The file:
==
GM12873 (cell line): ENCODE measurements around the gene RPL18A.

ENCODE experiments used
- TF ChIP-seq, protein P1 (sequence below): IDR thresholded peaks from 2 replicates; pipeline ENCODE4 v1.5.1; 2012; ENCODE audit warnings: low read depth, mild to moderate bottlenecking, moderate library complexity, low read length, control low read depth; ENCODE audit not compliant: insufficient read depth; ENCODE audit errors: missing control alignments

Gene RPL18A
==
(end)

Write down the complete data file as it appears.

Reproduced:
GM12873 (cell line): ENCODE measurements around the gene RPL18A.

ENCODE experiments used
- TF ChIP-seq, protein P1 (sequence below): IDR thresholded peaks from 2 replicates; pipeline ENCODE4 v1.5.1; 2012; ENCODE audit warnings: low read depth, mild to moderate bottlenecking, moderate library complexity, low read length, control low read depth; ENCODE audit not compliant: insufficient read depth; ENCODE audit errors: missing control alignments

Gene RPL18A